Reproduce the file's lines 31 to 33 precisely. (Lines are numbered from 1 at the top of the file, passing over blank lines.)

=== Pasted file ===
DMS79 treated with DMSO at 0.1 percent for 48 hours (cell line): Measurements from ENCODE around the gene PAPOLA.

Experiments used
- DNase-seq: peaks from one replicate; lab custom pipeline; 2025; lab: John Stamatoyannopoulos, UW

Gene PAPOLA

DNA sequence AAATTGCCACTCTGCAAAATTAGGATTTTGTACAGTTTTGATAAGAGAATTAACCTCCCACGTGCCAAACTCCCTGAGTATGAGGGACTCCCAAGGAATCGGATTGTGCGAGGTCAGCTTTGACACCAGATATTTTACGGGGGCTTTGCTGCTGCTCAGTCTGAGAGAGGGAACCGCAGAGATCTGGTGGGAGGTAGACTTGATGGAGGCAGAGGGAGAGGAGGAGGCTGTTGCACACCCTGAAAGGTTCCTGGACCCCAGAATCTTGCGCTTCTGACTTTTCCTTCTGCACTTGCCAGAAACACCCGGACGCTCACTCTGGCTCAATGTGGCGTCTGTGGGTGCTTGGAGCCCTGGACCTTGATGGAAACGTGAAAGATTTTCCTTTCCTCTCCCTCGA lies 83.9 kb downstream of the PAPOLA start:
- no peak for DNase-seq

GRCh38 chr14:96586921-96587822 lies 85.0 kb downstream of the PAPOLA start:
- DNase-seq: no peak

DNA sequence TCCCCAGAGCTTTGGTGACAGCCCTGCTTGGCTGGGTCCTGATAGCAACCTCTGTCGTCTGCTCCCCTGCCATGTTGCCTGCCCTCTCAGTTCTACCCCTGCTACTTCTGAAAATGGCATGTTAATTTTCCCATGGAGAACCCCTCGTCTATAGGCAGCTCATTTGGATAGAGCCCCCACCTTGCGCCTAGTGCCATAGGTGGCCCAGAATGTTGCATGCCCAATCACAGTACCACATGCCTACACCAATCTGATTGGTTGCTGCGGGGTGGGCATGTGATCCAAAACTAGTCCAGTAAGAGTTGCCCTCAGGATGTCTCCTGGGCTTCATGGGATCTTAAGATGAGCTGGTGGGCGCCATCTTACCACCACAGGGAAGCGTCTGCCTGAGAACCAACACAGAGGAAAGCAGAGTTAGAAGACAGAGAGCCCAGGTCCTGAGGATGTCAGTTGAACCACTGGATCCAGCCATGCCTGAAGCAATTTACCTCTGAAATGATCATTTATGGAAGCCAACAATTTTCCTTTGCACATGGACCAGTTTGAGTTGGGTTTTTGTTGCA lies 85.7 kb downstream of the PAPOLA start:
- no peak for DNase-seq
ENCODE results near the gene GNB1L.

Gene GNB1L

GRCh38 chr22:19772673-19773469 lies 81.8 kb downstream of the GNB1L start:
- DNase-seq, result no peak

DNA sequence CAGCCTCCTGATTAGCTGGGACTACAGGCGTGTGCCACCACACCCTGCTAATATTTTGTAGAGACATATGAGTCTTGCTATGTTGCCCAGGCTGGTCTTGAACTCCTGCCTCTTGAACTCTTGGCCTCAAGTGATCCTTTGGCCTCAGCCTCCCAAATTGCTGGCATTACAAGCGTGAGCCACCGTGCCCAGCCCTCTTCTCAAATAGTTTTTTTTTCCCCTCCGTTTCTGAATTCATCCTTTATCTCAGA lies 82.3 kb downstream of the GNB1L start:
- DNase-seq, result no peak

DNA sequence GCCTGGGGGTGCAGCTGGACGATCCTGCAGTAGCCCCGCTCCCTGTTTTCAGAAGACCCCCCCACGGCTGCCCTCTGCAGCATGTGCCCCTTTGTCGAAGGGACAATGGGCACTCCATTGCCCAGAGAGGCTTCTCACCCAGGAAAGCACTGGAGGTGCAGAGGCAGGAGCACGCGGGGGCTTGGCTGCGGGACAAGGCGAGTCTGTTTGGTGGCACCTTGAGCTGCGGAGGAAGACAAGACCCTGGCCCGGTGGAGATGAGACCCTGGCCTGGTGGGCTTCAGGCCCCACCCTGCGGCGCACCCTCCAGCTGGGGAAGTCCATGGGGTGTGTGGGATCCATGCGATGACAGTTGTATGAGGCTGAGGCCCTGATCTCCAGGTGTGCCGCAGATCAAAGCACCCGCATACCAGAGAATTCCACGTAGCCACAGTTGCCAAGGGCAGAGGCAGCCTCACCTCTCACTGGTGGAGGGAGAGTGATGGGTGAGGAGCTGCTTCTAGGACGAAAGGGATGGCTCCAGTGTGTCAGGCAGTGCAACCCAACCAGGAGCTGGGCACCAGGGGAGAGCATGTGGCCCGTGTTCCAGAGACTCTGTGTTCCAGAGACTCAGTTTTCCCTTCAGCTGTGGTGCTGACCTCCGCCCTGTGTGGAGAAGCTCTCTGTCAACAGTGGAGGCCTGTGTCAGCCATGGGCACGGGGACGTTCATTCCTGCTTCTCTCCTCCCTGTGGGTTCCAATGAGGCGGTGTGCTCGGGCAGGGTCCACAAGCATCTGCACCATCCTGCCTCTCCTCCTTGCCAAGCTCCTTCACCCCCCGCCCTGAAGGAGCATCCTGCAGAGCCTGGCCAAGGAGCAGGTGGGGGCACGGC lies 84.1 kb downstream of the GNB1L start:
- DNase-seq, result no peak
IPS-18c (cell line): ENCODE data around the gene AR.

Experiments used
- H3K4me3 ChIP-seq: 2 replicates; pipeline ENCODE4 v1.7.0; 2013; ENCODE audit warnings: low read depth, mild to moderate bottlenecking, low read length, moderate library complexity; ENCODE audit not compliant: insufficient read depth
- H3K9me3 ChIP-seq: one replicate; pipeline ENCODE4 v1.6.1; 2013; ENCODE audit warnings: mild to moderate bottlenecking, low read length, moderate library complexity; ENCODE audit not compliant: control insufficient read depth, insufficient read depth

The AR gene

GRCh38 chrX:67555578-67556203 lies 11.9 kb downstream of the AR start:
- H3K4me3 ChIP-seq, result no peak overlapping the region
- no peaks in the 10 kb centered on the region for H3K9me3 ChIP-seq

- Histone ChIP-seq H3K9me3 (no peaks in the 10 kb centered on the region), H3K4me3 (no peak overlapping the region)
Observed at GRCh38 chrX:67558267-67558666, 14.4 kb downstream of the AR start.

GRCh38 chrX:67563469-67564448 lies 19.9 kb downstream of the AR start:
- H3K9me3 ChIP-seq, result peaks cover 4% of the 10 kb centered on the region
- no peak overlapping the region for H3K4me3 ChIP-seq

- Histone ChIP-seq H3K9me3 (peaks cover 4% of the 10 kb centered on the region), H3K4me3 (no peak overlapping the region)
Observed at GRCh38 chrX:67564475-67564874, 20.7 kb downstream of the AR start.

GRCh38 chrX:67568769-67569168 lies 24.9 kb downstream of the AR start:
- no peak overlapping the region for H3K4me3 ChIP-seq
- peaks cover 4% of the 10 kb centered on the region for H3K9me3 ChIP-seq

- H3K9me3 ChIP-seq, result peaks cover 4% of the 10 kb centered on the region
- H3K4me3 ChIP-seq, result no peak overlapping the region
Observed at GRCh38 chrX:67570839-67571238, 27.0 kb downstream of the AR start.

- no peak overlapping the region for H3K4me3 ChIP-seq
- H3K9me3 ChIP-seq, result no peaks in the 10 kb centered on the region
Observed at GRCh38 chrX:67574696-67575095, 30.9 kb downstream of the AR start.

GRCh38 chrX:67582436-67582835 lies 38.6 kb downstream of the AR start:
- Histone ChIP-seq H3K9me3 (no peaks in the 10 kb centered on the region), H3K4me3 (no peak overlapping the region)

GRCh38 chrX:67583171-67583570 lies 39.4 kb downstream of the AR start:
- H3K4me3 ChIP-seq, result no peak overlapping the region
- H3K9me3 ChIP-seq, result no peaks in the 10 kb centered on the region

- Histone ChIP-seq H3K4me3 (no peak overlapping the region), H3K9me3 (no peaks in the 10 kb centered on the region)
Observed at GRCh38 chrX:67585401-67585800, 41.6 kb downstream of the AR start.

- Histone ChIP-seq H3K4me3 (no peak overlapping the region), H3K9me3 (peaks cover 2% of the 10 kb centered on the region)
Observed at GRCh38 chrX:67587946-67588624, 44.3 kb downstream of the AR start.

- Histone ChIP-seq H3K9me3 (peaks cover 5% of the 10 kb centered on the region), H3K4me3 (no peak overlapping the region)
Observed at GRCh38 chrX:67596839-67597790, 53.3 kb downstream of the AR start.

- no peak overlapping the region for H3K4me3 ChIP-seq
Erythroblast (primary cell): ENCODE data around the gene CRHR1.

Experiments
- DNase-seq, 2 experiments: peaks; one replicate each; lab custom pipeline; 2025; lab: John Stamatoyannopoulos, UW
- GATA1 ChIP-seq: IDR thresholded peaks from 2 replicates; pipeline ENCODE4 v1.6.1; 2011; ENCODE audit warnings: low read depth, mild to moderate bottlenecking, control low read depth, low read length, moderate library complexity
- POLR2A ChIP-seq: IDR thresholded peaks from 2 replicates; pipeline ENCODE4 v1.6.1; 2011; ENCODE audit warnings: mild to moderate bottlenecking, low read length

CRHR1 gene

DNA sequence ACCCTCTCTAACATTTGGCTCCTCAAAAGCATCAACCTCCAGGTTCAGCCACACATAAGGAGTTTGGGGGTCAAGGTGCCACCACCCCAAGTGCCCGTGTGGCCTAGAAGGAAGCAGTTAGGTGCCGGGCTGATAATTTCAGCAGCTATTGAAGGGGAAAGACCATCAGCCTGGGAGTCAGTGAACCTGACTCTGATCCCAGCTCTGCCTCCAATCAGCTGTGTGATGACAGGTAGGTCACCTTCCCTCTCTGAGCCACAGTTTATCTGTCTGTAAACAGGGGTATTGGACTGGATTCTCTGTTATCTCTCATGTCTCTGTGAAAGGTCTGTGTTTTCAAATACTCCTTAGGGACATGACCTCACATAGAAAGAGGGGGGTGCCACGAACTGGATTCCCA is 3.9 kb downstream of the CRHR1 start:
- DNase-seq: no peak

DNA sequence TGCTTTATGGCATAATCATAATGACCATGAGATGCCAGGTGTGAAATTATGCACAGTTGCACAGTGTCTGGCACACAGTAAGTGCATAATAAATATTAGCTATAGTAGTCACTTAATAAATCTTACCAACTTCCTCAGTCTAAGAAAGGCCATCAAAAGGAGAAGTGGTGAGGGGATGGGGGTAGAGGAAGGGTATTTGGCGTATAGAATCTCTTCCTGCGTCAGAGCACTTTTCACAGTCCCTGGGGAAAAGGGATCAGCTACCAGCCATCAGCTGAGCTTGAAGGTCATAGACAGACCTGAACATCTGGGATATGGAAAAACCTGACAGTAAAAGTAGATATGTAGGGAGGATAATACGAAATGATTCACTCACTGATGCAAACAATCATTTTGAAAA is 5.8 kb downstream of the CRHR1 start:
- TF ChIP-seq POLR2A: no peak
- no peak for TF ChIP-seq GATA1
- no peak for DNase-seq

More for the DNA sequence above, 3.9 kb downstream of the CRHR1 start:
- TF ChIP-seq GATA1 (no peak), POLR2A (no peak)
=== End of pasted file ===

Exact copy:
- no peak overlapping the region for H3K4me3 ChIP-seq

- Histone ChIP-seq H3K9me3 (peaks cover 4% of the 10 kb centered on the region), H3K4me3 (no peak overlapping the region)
Observed at GRCh38 chrX:67564475-67564874, 20.7 kb downstream of the AR start.